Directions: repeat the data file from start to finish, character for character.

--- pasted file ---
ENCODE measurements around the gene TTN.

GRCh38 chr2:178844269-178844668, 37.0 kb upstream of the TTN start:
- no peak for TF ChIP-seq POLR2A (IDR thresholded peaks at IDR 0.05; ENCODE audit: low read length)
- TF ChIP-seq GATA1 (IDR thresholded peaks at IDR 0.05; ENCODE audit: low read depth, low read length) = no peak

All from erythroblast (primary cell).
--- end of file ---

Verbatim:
ENCODE measurements around the gene TTN.

GRCh38 chr2:178844269-178844668, 37.0 kb upstream of the TTN start:
- no peak for TF ChIP-seq POLR2A (IDR thresholded peaks at IDR 0.05; ENCODE audit: low read length)
- TF ChIP-seq GATA1 (IDR thresholded peaks at IDR 0.05; ENCODE audit: low read depth, low read length) = no peak

All from erythroblast (primary cell).